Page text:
You are at the end of a hard ride at your local trails. Your muscles are burning and you’re breathing hard but you only have one more tough climb before you can cruise it back to the trailhead.
As you get set for this climb you also get ready for the moment of truth – that moment about ¾ of the way up when you usually redline and you’ll have to dig deep if you want to get to the top.
That is, assuming that you can dig any deeper. Many times before you have hit that point and had to just give up because you had nothing left to give. Other times you have felt great and had some more gas in the tank to get you up the hill.
Yeah, this hill is a real test of your endurance and has become something of a nemesis – failing on it can ruin an otherwise great ride. So you charge up the hill, determined to make it or “die trying”, waiting to see what will happen today…
So what happens? Do you make it up that hill or not? What is it that really determines if you have the endurance needed to make it?
And, more importantly, how do you tip the endurance scales in your favor so that you can make it up that hill more consistently?
When I ask riders this question the most common answer I will get is “cardio”. The cardiovascular systems ability to provide oxygen to the muscles is often seen as the limiting factor for most riders.
And while this answer isn’t wrong, it is incomplete.
You see, the cardiovascular system is just a piece of what is known as Biological Power.
And understanding Biological Power is the real secret to improving your endurance.
Biological Power is essentially a 21st Century way to look at endurance. Instead of just looking at one or two systems in isolation, it encompasses all of the systems that your body uses to both create and use energy.
Biological Power is made up of 4 systems:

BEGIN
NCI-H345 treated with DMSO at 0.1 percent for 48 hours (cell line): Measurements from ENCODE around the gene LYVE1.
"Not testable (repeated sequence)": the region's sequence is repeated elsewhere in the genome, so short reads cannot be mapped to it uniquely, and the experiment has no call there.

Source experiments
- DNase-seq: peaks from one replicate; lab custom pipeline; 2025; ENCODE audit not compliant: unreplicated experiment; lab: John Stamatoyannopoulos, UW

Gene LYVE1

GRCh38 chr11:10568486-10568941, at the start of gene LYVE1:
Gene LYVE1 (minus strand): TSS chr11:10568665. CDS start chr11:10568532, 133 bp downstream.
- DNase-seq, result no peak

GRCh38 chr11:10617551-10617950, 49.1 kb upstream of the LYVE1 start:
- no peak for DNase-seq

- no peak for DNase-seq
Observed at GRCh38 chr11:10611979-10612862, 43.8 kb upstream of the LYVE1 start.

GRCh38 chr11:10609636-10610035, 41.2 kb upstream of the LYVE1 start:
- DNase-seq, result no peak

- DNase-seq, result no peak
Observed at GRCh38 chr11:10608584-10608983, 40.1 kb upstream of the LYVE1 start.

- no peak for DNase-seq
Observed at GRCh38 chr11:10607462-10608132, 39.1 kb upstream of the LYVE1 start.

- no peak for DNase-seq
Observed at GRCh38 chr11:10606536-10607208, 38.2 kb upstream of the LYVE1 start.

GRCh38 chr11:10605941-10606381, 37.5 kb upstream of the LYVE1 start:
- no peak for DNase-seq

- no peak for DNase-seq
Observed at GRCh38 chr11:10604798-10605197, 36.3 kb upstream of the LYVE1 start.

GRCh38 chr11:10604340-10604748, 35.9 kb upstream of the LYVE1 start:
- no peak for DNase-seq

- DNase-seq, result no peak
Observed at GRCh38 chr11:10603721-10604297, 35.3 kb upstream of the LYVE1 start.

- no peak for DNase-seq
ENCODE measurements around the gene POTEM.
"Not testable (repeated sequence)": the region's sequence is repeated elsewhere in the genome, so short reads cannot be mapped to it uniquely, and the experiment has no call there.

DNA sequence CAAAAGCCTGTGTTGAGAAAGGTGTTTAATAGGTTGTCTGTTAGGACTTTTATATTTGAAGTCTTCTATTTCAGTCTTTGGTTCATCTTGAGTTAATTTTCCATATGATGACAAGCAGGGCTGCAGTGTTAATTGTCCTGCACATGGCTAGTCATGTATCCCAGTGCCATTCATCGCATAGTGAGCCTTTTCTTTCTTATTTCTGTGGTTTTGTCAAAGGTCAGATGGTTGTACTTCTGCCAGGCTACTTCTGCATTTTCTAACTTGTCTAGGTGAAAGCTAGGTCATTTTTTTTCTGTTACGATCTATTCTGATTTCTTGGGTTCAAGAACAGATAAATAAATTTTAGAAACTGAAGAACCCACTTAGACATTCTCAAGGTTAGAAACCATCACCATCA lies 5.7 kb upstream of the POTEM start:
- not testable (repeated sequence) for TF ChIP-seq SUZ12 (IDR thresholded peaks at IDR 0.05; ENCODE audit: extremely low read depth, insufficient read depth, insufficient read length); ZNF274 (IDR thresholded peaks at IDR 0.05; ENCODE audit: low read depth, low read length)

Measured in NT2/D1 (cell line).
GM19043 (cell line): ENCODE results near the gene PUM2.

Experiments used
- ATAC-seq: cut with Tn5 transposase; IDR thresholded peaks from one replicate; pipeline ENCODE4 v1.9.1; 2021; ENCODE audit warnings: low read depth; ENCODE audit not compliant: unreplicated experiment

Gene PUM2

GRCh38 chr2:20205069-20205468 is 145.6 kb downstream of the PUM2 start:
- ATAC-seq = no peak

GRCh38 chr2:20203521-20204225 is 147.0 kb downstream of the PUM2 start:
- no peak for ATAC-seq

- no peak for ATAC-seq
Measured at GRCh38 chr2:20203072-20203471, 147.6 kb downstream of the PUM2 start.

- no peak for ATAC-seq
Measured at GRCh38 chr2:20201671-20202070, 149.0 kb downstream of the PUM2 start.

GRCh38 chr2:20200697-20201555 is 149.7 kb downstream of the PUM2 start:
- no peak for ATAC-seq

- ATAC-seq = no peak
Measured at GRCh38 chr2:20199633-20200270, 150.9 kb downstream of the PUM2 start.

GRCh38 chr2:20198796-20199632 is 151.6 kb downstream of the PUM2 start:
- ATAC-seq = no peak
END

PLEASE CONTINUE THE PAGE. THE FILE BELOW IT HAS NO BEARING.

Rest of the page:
1 – Cardiovascular System: This is the most commonly talked about system and it has unfortunately become synonymous with the term “endurance”. However, while the lungs, heart and vascular system play a very important role in delivering fuel and getting rid of waste, this is just one part of the bigger picture.
2 – Metabolic System: Being able to generate enough of what your body needs to create energy is important. It does no good to deliver a large amount of fuel to the muscles if they don’t have the raw materials they need to convert that fuel to something they can use. You also have the Anaerobic Energy System which doesn’t use oxygen and relies heavily on the Metabolic System to power its efforts.
3 – Hormonal System: Hormones send signals through the body telling it how to best meet your current energy demands. They also controls your “Fight or Flight” response, which can affect your heart rate and motor pattern control. By training your hormones to react efficiently you send the right signals at the right time to maximize energy output and control your “flow” state.
4 – Neuromuscular System: Simply put, this system controls your muscles. It does this through an elaborate system of inputs and outputs that tell which muscles to when to work and how hard to work. As it becomes more efficient it can create more power with less effort. This means you can push harder and go further on the same “gas tank” which has huge benefits for your endurance on the trail.
As you can see, improving your Biological Power is the real goal of your training program. Focusing too much on 1 or 2 systems or focusing on the wrong things within a system can hold back your results.
This also explains why “endurance” means different things to different people. Having the endurance to race down a mountain at breakneck speeds for 3-5 minutes racing DH is different than what you need to pedal hard for 90-120 minutes racing XC. And both of these are different than what you need to hit the 1-3 hour “regular” rides that most of us do.
So as you go into this off season make sure you have some plans in place to help you improve all of the systems that go into your Biological Power.
And in case you need some suggestions on things you can do, I’m holding a webinar on Thursday at 10 am MT to go over some practical suggestions on techniques that you can use to improve each system.
As our sport progresses into the 21st Century riders who understand how to go beyond simple “cardio training” and focus on Biological Power will have an unfair advantage over those who are stuck in the past.
Hopefully I’ll be able to share some good suggestions on how to help you become one of those riders in my next webinar on Thursday the 29th at 10 am MT.
Until next time…
MTB Strength Training Systems